Skip to main content

Site5 review

Is this really 'hosting for serious developers'? (Hint: no.)

Hero
(Image: © Site5)

Our Verdict

Site5's 100% uptime during testing is a plus, but otherwise its an underpowered and overpriced service which can't begin to match the best of the competition.

For

  • 45-day money-back guarantee
  • cPanel website management
  • 100% uptime during testing

Against

  • Relatively high prices
  • No monthly billing
  • Limited product range
  • Poor website

Tired of unprofessional web hosts who have no idea what they're doing? The Endurance International Group-owned Site5 claims to be very, very different. This is 'hosting for serious developers', the website says, 'built for designers and developers.' Impressive.

Site5's hostBasic shared hosting plan isn't cheap at $6.95 over two years, $8.95 annually (there's no monthly option). 

This claims to offer unmetered storage and bandwidth, but Site5 also suggests it's only suitable for around 10,000 visitors a month. Namecheap's EasyWP Starter WordPress plan only includes 10GB storage, but claims to handle 50,000 visitors, and is priced from $1.86 a month on the annual plan, $2.49 on renewal.

Elsewhere, hostBasic has a plus with its bundled backup service (a $1-$2 a month extra with many hosts), but there's no free domain, no live chat support (it's ticket only for this plan), and you can host one domain only. Site5 will migrate an existing site for free, there's cPanel site management and - the website claims - Softaculous-powered one-click installs for WordPress and hundreds of other apps.

(Softaculous turned out not to be available with our plan, but more on that later.)

The $10.95 a month hostPro plan supports up to 25,000 monthly visits and can host unlimited websites, and the $13.95 hostPro+Turbo gets you better performance, the power to handle 100,000 visitors a month, and - finally - 24/7 support via live chat (both prices are for the two year plan, but are also available billed monthly at $12.95 and $19.95.)

Apart from having backups as standard, these plans look very ordinary, and you can get much more, from very capable companies, for very similar money.

For example, HostGator's Baby plan includes unmetered storage and bandwidth, and unlimited domains, and live chat support, for $3.95 a month over three years, $6.95 on renewal.

Although it doesn't begin to justify the price, Site5 does have one standout feature: a 45-day money-back guarantee for its shared hosting, 'no advanced notification required, no paperwork, no red tape, no catches whatsoever.' You'll get 90 days from InMotion Hosting, but in a world where most hosts stop at 30 days, and some (hello, GoDaddy) drop to 48 hours on monthly billed plans, GoDaddy's hassle-free 45-day guarantee is a welcome touch.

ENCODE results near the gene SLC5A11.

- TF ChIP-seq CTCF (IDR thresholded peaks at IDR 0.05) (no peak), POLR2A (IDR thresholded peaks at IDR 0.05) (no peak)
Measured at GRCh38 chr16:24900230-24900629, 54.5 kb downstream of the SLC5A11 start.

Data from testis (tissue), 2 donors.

Servers

Site5 doesn't have any managed WordPress or dedicated server products, but there is a small range of VPS plans.

As with the shared hosting, these look a little expensive. The baseline 2 core, 2GB RAM, 50GB storage and 1TB bandwidth product costs $64.80 a month billed annually, for instance, a serious chunk of cash.

The plan specs aren't bad. This is a managed VPS, which means Site5 looks after the low-level technical management of the server, and a bundled cPanel license means it's almost as easy to run as a shared hosting product.

If you're happy to manage your server from the command line, though, there are huge savings to be made. 

For instance, Namecheap's unmanaged, no-cPanel Pulsar package - 2 core, 2GB RAM, 40GB storage and 1TB bandwidth - is only a monthly $11.74. And even if you add cPanel and server management, it's still only $47.74.

HostWinds has a wider range of VPS plans, far more configurable and with support for Windows hosting, but it also offers great value. Its cheapest unmanaged VPS starts at $4.83 billed monthly (no long-term contracts required), while a 4 core, 8GB RAM, 150GB storage setup, fully managed and with cPanel thrown in, is $90.

It looks like Site5's VPS range has a significant price premium, then. Is there something about the service that justifies any extra costs? Maybe signing up would help us find out.

Web Account Control Panel

(Image credit: Site5)

Creating a website

The Site5 purchase process is simple, straightforward, and works precisely as we expected. We chose a plan, provided all the usual contact details, and paid via PayPal (there's support for cards, too.) An email arrived moments later with login details and some useful advice on getting started, and our account was ready to use immediately.

Site5's web account management system is powered by WHMCS, a hugely powerful platform used by many web hosts. It's far from perfect, but if your previous host used the same system, you'll immediately know how to find your way around the interface.